Speaking about the role, O’Grady added: ‘The last time I was in Annie was 28 years ago. It’s strange coming back after so long. But Hannigan is such fun. Because you can play her pure evil, but I don’t. I play her for laughs, because she’s either drunk or hungover. Either way she’s mean.’
‘Jake threw her drink over Theresa and in a flash the normally placid Theresa went for her.
‘All hell broke loose, Jake tried to jump over the bar but was grabbed by Bill the bouncer, Peter the manager and a couple of strong-armed women and dragged cursing out of the club.
‘Crazy bitch,’ Theresa said, laughing, wiping her denim shirt down with a dishcloth. ‘But I had to do something before she killed you.’
‘I’d liked the good-natured Theresa from the moment I met her. She was uber-cool and laid back and was a big hit with the women customers, who all fancied her David Cassidy good looks.
‘She was working in a local hotel as a chambermaid by day, supplementing her income behind the bar of the Showplace by night.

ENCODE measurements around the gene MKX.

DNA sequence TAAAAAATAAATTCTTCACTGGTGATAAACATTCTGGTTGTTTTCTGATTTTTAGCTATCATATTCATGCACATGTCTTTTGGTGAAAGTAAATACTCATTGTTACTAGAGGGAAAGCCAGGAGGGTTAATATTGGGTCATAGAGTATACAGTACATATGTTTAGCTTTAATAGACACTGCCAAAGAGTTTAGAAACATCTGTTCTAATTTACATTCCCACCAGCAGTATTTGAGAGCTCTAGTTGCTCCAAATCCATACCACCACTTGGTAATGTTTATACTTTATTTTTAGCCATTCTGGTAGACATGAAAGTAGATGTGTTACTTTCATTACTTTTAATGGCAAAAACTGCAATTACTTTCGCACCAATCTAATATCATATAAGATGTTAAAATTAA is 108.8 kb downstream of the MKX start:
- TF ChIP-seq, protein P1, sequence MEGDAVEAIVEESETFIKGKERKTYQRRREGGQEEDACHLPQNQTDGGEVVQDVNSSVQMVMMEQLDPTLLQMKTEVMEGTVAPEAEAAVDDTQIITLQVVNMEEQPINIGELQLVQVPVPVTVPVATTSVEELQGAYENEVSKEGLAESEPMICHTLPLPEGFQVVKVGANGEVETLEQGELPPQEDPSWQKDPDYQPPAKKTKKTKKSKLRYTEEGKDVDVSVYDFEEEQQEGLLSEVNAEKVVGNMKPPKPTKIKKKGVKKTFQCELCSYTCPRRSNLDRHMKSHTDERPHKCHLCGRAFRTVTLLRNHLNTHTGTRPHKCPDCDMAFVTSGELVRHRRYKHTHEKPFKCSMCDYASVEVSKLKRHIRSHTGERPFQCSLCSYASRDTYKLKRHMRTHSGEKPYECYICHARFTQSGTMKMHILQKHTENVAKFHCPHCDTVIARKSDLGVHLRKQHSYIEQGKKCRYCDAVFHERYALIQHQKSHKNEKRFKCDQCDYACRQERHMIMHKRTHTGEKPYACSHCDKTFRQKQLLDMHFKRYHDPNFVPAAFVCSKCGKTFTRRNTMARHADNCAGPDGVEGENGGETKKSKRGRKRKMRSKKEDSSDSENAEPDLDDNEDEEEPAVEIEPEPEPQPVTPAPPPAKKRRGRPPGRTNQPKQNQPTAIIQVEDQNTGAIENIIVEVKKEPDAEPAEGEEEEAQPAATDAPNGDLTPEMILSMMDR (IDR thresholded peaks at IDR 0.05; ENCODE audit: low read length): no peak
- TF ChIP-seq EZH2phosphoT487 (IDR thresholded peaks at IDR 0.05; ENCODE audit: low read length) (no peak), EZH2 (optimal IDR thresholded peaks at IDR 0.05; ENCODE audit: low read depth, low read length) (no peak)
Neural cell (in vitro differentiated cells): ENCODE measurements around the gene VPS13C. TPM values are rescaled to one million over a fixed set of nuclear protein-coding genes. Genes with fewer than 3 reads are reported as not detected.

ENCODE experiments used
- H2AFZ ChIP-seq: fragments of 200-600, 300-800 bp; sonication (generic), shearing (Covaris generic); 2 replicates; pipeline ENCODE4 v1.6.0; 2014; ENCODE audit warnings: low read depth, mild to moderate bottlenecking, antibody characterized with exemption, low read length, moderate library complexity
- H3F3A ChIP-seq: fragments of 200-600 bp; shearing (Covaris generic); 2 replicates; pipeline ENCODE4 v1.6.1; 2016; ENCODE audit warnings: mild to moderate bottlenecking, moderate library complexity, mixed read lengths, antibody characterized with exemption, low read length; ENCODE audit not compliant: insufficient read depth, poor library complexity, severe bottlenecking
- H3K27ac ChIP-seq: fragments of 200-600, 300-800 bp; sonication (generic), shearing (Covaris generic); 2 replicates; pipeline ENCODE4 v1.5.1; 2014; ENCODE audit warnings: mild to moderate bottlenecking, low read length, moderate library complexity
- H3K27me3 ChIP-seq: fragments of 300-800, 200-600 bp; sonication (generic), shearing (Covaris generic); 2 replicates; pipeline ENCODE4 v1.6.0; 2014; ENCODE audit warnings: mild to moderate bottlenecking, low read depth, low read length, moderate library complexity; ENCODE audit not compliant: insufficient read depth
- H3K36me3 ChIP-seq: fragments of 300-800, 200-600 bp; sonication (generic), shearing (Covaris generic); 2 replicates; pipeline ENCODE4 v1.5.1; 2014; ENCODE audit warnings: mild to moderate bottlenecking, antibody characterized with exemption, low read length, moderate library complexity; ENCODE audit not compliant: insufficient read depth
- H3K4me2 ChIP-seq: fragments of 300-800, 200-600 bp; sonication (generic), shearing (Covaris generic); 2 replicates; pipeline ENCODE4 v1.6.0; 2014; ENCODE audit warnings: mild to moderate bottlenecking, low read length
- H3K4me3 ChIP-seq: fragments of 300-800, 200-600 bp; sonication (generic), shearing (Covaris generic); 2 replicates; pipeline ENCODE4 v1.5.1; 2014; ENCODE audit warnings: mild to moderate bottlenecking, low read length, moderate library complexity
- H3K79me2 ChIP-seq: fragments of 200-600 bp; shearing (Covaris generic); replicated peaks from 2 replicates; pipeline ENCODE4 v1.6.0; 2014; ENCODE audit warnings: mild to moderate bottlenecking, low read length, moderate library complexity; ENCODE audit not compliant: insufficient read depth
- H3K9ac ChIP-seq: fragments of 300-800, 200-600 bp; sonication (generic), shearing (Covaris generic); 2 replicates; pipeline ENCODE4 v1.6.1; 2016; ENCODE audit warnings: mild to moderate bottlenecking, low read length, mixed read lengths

‘Originally from Lisbon, Theresa was under tremendous pressure from her devout Catholic family to find herself a husband.
‘Little did we realise as we swigged our Bacardi and cokes that she was soon to become the future Mrs O’Grady…’
Writing of their spring wedding, Paul said: ‘Theresa’s work permit was about to expire and she was dreading having to return to Portugal and face the numerous suitors that her mother, unaware of her daughter’s true sexuality, had lined up as possible husband material.
‘I listened to her words as we sat drinking in the restaurant on Westbourne Grove that we frequented after work because they sold booze after hours, and on a whim I offered to marry her.
‘People assume my motives were venal. They weren’t. I married her simply because I liked her and wanted to help her out of a tricky situation and for so other reason And so we set a date for May.’